Castle Inn

The former Castle Inn with the New Cumnock Mural on the gable end

New Cumnock was a convenient stopping-off place for Robert Burns on his regular journeys between Mauchline and Ellisland. Here his horse could be fed and stabled overnight whilst he doubtless enjoyed the hospitality in one of the local inns, either the Old Mill Inn or the Castle Inn.  The inn was also conveniently situated near the Auld Kirk to catch the passing trade.

Castle Inn

Chris Rollie in his ‘Robert Burns & New Cumnock‘ provides what little information there is available on Mrs Moore the inn-keeper at the Castle Inn during the time of Burns. She had been the house-keeper at Laight, one of several New Cumnock properties held by Captain Gilbert McAdam. However, the Captain fell on hard times in 1781 and his son-in-law John Logan acquired his properties, moving his wife Martha McAdam and his young family into Laight in the same year. By this time Mrs Moore was inn-keeper at the Castle Inn, and the Captain moved there following his misfortune. It was care of Mrs Moore (More) that Robert Burns sent his letter to John Logan on 7th August 1789 to inform him that he had completed ‘The Kirk’s Alarm.’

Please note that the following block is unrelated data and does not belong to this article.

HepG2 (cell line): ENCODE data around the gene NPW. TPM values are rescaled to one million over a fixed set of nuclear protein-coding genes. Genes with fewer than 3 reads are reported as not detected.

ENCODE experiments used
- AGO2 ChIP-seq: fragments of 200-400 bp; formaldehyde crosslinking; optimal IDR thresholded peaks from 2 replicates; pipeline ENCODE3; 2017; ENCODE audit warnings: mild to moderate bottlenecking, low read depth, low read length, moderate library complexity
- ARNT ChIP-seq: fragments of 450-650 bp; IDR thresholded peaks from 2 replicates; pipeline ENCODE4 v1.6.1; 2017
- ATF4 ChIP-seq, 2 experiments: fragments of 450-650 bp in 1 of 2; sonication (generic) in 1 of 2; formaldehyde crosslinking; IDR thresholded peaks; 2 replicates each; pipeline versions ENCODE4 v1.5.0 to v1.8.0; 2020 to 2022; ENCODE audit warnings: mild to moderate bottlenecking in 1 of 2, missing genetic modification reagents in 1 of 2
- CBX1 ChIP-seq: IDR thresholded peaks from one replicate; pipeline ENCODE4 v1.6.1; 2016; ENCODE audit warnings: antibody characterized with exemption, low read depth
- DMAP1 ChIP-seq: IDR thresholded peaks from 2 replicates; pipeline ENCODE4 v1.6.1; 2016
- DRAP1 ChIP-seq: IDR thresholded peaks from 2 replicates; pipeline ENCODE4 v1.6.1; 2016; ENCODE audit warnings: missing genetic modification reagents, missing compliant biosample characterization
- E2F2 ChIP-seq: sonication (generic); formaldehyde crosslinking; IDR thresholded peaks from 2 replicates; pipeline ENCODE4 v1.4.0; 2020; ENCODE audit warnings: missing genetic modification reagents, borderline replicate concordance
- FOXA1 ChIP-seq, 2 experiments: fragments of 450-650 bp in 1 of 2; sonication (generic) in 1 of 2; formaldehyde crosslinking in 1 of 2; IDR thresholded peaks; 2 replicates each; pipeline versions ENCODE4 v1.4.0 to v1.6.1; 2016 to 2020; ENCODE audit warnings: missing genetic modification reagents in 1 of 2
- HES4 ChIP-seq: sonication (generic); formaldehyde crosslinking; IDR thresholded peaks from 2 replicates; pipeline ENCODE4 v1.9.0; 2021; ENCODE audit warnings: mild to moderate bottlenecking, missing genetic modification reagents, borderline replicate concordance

Castle Inn when owned by the Young family

In 1804 William McKnight and his wife Agnes Crichton began their tenure as inn-keepers at the Castle Inn.  William was the son of George McKnight and Betty Mitchell, his mother also kept an inn at the Old Mill farm.  Following William’s death in 1831′LATE IN CASTLE INN FOR 27 YEARS’, his widow had the wisdom to have the Crown Inn built adjacent to the new parish church a few years later and their daughter Catherine remained there until the 1890’s, before retiring to Cumnock.

James Young, son of John Young of Lowes farm, took over the Castle Inn in the late 19th century and the photo above show his four daughters posing outside the inn.